- Patrick Maflin
Over the years we at Marine Accounts have grown from being an idea in the head of Owner & Director Patrick Maflin, to a company able to assist thousands of seafaring clients from a plethora of backgrounds across the globe.
Yet, whilst we've grown and the yachting industry has changed greatly in our time, we can't help but notice that some of the most common questions we're asked haven't.
Below we address some of the queries posed to us regularly by crew.
- To Qualify for SED Can I Carry Forward Days Spent Outside the UK in Previous Years?
- Do I Need to Visit a Foreign Port Each Time I Board a Vessel?
- In New Zealand, What Do the IRD Consider to be a Permanent Place of Abode (PPA)?
- What Else Would You Like to Know?
To Qualify for SED Can I Carry Forward Days Spent Outside the UK in Previous Years?
The short answer to this question is yes, but we'll need to explain a little further.
In the case that you have spent more than the 183-day requirement outside the UK in your first year working at sea "the half day rule" will be applied moving in to each following year.
Guidance states that once you have achieved an initial qualifying period of at least 183 days outside the UK in a 365-day period, you will continue to qualify as far as your day count is concerned as long as the 2 requirements below are met:
- You have spent at least half of your time outside the UK since the beginning of your qualifying period.
- You do not spend 183 consecutive days in the UK at any point (this automatically breaks your qualifying period and a new one must be established).
(When counting your days HMRC will consider any day on which you are outside the UK at Midnight to count as a day outside the UK)
Regarding SED, Do I Need to Visit a Foreign Port Each Time I Board a Vessel?
A commonly misunderstood aspect of the current SED legislation relates to when a requirement to set foot onboard a vessel at a foreign port is placed upon crew.
As it stands a crew member can remain compliant and maintain a qualifying period for the SED as long as they, along with the vessel, visit a foreign port during each employment.
In practical terms this means that you will qualify to claim the SED whilst working onboard a vessel in UK waters, visiting as many UK ports as you please, as long as the vessel either arrives in the UK from, or leaves the UK to arrive at, a foreign port whilst you are onboard at least once during your employment.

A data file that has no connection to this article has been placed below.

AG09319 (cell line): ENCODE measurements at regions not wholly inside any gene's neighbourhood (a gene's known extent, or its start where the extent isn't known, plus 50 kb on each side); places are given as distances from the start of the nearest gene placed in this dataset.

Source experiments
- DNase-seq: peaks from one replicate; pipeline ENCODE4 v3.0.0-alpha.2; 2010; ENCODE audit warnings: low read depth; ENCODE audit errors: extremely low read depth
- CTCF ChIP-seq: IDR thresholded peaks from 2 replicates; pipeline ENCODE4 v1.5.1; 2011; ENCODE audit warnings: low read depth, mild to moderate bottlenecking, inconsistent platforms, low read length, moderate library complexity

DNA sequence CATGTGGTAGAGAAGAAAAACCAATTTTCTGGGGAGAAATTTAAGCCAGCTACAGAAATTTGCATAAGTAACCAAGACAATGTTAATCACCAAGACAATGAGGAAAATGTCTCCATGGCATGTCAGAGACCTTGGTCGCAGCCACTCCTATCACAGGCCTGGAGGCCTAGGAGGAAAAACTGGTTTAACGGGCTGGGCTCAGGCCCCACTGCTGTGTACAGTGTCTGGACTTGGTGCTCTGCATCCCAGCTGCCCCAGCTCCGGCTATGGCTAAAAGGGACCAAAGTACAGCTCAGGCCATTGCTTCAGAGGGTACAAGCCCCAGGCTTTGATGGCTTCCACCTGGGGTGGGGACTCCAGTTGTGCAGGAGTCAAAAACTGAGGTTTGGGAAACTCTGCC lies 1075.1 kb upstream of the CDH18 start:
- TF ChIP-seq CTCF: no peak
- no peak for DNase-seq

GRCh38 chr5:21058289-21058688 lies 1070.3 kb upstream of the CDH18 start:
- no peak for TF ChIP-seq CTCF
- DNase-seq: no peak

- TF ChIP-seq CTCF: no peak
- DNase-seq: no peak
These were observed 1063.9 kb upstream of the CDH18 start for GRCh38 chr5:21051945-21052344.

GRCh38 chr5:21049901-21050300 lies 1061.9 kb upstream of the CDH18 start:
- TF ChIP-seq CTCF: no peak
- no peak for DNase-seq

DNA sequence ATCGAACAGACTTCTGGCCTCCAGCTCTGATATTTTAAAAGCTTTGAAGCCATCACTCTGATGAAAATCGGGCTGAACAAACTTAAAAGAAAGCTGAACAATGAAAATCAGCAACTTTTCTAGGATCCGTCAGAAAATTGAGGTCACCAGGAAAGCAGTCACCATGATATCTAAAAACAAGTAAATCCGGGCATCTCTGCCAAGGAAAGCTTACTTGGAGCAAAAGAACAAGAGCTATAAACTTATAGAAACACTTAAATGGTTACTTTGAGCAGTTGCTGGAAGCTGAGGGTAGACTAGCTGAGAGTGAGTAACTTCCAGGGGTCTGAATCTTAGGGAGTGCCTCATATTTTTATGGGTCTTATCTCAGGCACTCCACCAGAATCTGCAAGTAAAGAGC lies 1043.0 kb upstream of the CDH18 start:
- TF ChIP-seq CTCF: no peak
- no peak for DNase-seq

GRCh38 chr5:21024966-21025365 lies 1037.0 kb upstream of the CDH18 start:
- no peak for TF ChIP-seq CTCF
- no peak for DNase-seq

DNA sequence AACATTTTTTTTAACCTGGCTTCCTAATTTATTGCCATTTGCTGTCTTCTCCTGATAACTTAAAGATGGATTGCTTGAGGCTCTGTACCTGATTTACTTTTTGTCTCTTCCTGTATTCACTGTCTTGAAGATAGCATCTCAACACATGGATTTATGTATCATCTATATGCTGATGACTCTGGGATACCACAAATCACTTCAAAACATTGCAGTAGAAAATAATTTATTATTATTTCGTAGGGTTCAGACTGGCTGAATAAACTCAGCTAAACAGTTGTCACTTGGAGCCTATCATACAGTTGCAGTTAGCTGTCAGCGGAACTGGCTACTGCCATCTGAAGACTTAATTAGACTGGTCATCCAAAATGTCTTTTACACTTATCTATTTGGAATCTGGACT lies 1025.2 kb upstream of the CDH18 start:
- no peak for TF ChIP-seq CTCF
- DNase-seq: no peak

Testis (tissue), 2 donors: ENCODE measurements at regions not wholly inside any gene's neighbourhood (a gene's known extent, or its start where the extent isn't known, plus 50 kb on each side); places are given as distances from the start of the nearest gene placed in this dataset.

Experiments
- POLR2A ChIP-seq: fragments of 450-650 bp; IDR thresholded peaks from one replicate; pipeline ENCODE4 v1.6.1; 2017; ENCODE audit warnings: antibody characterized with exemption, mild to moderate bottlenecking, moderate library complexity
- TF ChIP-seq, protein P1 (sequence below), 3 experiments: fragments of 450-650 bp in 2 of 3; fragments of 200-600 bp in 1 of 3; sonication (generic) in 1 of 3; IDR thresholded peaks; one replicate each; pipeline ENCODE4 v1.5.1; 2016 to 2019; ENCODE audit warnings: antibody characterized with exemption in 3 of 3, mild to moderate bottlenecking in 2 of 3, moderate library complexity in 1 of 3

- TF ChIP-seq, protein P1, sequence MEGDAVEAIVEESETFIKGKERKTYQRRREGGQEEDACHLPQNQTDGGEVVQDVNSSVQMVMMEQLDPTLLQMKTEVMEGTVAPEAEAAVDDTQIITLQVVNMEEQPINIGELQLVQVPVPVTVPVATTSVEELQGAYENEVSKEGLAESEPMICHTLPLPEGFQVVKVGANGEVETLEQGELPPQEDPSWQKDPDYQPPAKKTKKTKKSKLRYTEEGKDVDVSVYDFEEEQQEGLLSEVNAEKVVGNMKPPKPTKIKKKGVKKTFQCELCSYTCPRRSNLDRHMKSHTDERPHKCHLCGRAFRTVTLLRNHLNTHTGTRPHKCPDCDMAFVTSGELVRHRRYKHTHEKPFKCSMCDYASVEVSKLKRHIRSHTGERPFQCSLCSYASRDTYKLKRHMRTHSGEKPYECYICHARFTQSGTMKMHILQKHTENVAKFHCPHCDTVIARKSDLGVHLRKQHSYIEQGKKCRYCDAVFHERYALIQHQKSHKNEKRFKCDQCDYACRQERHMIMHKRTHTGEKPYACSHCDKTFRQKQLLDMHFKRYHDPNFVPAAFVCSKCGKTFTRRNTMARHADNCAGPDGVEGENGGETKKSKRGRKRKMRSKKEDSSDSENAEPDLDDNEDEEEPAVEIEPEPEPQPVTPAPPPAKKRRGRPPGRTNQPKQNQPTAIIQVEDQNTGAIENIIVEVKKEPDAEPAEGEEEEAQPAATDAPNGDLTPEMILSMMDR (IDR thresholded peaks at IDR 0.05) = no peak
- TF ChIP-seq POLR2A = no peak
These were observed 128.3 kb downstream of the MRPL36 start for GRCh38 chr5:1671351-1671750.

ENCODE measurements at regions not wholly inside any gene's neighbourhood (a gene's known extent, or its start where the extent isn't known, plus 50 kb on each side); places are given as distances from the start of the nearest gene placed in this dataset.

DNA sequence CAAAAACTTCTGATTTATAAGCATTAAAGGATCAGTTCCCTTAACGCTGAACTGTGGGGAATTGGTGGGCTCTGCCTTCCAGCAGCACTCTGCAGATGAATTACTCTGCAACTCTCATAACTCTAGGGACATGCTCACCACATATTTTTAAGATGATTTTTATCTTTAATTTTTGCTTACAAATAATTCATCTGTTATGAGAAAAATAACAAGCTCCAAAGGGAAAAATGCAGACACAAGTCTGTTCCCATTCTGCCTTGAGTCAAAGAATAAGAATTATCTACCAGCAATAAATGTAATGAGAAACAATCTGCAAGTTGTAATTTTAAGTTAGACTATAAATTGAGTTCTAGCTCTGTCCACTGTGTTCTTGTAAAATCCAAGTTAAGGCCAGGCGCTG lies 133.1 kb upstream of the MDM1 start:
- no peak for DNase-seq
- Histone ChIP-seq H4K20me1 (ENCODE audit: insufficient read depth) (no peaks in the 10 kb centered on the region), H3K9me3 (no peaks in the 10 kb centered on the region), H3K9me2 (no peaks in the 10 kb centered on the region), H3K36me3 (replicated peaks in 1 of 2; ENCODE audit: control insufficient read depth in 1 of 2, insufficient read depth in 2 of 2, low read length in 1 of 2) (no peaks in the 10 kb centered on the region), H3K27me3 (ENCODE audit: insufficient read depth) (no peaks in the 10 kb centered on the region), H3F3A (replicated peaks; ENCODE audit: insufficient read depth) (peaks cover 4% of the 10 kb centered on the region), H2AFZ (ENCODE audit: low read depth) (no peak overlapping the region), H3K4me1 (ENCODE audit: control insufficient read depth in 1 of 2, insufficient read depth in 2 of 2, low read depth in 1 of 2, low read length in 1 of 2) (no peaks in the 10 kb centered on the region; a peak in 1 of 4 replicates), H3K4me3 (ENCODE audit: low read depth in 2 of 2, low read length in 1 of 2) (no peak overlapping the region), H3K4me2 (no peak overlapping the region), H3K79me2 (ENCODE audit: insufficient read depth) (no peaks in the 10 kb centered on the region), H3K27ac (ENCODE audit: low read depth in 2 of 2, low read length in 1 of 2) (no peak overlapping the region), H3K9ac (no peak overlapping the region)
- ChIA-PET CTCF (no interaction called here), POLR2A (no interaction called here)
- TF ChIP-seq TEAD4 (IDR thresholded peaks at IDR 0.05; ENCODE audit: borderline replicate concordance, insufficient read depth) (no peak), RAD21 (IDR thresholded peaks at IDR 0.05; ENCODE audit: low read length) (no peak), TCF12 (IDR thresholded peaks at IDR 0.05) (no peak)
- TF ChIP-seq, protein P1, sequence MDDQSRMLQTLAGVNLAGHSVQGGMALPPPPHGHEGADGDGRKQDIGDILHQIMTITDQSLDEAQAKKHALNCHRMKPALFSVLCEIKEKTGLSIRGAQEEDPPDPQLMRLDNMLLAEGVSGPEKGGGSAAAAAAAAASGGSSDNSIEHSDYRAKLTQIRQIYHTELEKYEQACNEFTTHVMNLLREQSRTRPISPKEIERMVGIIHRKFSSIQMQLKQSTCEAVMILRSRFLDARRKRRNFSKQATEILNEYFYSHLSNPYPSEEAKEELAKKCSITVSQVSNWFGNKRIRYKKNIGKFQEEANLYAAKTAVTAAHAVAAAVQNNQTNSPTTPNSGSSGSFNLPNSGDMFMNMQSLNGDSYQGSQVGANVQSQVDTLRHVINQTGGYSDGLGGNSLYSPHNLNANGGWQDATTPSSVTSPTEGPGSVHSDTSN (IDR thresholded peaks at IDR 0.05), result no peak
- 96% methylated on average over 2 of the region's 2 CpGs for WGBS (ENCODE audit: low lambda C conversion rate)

In New Zealand, What Do the IRD Consider to be a Permanent Place of Abode (PPA)?
Confusion around your position of tax residency in New Zealand will almost always come around the 3rd and final test applied by the IRD.
This tests states that you will remain a New Zealand resident for tax purposes as long as you maintain a "Permanent Place of Abode" in the country, however the term Permanent Place of Abode was not initially defined within legislation.
Fortunately for us, following the case "Commissioner of Inland Revenue vs Diamond", the court clarified that the term Permanent Place of Abode refers to "more than the mere availability of a dwelling.
The phrase implies actual usage by the taxpayer of the property as residence".
In most cases we have encountered this allows us to give a simple answer as to whether this test has been met.
That simple answer being that if you have a property in New Zealand which you use as your residence upon return on a habitual basis, then you will be considered to have a PPA and thus be determined by the IRD to be a resident of New Zealand for tax purposes.
To have an investment property in the country or use the sofa of a family member when you do return home, is unlikely to be enough for the IRD to make the PPA case.
What Else Would You Like to Know?
Whilst we've covered above some of the most common questions we encounter, from a few of the countries in which we offer advice, we know that each of your individual circumstances is different so if there's anything that you're unsure of personally then don't hesitate to reach out.
Disclaimer: Any advice in this publication is not intended or written by Marine Accounts to be used by a client or entity for the purpose of (i) avoiding penalties that may be imposed on any taxpayer or (ii) promoting, marketing or recommending to another party matters herein.
Also on Marine Accounts
Filing as a Seafarer in the UK: My Story
When I first joined the industry as a deckhand I had been advised rightly or wrongly at the time to get a captains letter and open an offshore account. I noticed that all of my other crew members were doing this and so I simply followed suit.
The process of filing a tax return under the Seafarers Earnings Deduction
How the process works of filing a return.